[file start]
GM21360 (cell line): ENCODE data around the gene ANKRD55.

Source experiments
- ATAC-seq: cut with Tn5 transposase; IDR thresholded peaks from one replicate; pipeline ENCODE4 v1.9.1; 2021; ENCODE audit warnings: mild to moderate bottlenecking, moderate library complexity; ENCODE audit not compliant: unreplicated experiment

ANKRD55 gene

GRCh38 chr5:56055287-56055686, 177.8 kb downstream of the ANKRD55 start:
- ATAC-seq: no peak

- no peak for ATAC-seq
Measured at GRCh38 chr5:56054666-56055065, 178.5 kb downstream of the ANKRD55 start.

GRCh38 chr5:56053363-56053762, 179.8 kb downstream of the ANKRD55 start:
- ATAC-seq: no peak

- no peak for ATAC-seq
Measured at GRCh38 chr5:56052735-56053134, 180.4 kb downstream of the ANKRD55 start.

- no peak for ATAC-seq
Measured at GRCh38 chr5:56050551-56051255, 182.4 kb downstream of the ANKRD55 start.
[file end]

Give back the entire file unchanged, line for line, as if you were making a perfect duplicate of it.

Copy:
GM21360 (cell line): ENCODE data around the gene ANKRD55.

Source experiments
- ATAC-seq: cut with Tn5 transposase; IDR thresholded peaks from one replicate; pipeline ENCODE4 v1.9.1; 2021; ENCODE audit warnings: mild to moderate bottlenecking, moderate library complexity; ENCODE audit not compliant: unreplicated experiment

ANKRD55 gene

GRCh38 chr5:56055287-56055686, 177.8 kb downstream of the ANKRD55 start:
- ATAC-seq: no peak

- no peak for ATAC-seq
Measured at GRCh38 chr5:56054666-56055065, 178.5 kb downstream of the ANKRD55 start.

GRCh38 chr5:56053363-56053762, 179.8 kb downstream of the ANKRD55 start:
- ATAC-seq: no peak

- no peak for ATAC-seq
Measured at GRCh38 chr5:56052735-56053134, 180.4 kb downstream of the ANKRD55 start.

- no peak for ATAC-seq
Measured at GRCh38 chr5:56050551-56051255, 182.4 kb downstream of the ANKRD55 start.